Hot boxing your 3d printer (How to prevent warping when 3d printing with ABS)

If you’ve followed my pasts post you’ll probably already know that I really like printing in ABS. The prints come out sharp, crisp and the details in the resulting model are incredible. The good news ends however when you switch to larger models, even with a fully heated print bed the dreaded warping is difficult to prevent. When printing precision components the warping can cause problems including but not limited to making components not fit or even fail the print entirely.

I have a now aging Afinia-H series printer. With a 5 X 5 heated print bed it’s a awesome little work horse. Though as I get more serious with my prints I found that the warping becomes a huge issue for the reasons explained above. I almost can hear you say ” well, why not use PLA” , the answer is a bit complicated. Yes, PLA doesn’t warp but the prints are nowhere in quality with ABS. Any model with protruding or difficult shapes you can generally end up with the gooey PLA streaks everywhere.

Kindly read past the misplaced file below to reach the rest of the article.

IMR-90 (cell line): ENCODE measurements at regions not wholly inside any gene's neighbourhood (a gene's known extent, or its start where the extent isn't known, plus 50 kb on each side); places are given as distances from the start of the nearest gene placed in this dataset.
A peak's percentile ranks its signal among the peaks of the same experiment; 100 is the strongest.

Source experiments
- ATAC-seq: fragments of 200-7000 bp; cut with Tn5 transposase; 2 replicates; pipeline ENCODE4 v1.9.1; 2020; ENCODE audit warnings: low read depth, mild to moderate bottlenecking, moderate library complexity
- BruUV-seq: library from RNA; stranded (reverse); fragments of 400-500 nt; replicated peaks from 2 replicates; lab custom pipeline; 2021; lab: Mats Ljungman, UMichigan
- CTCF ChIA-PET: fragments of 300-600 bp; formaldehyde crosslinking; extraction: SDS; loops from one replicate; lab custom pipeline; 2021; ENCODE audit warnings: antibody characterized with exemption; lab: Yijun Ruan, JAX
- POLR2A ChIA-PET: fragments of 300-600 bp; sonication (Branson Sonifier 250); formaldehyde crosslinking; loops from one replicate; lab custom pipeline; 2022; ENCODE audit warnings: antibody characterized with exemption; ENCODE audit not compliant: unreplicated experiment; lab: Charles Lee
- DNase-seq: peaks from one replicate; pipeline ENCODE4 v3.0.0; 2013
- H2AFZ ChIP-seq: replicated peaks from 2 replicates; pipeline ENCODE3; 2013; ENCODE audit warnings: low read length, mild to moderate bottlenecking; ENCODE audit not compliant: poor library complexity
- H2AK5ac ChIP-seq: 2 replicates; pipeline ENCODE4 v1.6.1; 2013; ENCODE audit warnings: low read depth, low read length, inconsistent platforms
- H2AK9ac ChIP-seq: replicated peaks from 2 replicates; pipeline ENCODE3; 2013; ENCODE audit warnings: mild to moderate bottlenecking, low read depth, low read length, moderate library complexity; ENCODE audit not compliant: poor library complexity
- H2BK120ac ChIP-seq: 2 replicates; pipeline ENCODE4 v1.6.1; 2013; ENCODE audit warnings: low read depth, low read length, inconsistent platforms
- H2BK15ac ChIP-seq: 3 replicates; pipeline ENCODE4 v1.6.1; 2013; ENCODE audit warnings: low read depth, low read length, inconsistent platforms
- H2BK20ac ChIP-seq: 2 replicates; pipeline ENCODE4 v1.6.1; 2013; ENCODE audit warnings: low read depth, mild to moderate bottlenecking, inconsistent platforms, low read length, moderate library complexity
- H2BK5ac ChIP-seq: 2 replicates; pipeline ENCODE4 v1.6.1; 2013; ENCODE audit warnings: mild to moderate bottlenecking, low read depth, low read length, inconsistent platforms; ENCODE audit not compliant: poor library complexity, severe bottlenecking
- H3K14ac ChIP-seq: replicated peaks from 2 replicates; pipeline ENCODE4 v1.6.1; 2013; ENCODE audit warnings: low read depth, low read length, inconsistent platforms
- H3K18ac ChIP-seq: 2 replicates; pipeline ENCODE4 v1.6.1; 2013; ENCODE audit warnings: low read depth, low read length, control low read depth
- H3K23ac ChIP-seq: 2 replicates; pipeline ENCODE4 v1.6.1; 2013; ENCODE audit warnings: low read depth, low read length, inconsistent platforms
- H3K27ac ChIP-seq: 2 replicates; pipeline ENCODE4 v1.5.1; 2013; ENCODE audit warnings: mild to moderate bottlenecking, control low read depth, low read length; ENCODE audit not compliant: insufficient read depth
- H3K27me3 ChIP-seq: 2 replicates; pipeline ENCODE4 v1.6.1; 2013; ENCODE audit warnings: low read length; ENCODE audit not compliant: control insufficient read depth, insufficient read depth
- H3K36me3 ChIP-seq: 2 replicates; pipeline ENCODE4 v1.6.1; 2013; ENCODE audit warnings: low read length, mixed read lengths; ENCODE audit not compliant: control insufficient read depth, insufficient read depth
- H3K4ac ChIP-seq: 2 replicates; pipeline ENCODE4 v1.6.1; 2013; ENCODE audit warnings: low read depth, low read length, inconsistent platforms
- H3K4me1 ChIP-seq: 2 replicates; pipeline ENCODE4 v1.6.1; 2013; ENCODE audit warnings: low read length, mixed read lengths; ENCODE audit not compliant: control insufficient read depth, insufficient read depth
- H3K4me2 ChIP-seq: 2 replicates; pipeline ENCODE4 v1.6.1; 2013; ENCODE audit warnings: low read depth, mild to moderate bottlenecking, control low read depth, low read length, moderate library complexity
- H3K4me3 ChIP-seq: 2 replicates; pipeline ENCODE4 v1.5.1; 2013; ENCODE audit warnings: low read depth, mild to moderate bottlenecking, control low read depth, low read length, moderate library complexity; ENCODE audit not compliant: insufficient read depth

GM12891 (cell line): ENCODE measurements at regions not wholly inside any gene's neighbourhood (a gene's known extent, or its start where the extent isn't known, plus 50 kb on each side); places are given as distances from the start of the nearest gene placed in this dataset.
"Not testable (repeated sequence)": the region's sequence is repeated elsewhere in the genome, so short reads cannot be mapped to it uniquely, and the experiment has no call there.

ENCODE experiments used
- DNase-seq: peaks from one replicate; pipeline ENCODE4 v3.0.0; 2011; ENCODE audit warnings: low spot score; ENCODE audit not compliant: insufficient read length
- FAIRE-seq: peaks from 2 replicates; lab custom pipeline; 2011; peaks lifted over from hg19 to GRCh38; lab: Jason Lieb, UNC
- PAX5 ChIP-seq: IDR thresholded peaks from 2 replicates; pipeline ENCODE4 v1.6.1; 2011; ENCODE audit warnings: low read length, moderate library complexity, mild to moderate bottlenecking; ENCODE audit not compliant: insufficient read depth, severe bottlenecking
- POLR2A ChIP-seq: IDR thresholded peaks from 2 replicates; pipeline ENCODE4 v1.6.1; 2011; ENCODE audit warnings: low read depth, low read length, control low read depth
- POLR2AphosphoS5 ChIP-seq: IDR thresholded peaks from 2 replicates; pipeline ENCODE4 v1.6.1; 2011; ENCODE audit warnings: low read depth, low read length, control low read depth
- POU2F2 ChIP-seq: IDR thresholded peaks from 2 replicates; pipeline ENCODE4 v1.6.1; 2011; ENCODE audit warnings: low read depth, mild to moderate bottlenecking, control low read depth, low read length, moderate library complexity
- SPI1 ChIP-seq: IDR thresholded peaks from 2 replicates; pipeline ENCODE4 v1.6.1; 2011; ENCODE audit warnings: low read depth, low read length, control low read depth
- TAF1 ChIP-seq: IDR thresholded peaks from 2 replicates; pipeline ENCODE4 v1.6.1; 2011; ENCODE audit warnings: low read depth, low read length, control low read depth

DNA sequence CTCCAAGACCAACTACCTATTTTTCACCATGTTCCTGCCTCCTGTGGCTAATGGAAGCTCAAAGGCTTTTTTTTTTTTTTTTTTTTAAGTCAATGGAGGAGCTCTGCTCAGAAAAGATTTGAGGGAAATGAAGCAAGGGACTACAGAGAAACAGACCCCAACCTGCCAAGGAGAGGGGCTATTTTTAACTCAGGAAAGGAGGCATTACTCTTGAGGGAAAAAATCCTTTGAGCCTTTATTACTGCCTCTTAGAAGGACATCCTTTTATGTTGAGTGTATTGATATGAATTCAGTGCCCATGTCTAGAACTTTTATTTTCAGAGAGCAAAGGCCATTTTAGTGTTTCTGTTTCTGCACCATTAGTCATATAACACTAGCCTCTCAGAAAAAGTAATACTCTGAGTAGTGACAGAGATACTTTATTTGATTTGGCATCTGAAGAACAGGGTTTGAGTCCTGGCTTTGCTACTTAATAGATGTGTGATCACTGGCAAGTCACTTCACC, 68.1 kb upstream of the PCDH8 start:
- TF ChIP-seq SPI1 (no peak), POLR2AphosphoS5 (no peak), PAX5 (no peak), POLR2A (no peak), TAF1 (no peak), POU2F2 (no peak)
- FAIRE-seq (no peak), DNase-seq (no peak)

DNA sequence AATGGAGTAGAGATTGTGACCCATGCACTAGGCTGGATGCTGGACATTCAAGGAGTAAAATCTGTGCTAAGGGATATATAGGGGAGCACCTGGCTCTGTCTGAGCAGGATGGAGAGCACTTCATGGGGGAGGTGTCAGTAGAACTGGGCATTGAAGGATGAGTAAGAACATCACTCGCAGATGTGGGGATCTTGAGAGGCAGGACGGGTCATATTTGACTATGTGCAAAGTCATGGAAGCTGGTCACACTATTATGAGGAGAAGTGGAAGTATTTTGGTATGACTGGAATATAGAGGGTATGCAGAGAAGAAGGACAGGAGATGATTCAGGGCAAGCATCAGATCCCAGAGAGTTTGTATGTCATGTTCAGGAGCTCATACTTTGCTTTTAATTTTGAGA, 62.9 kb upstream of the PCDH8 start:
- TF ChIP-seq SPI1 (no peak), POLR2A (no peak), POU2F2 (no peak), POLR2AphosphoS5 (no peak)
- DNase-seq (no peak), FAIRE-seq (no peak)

After running around online reading what’s the best way to prevent warping without the use of support structures. The easiest way seemed to be to simply hot box your printer.

What you’ll need:
1. 13 X 13 acrylic panel (roof)
4. 13 X 15 inch acrylic panel
6. 1 inch hinges
1 simple latch

I was able to obtain large clear 3m acrylic panels from Canal plastics where they were cut in the sizes I needed. Hinges and latch I got from Home Depot.


And some hinges from home depot. After 30 minutes of some heavy drilling, You could skip the drilling and imply use duct tape as well thought I wanted something that I could fold and put away at times.

The end product turned out to look like this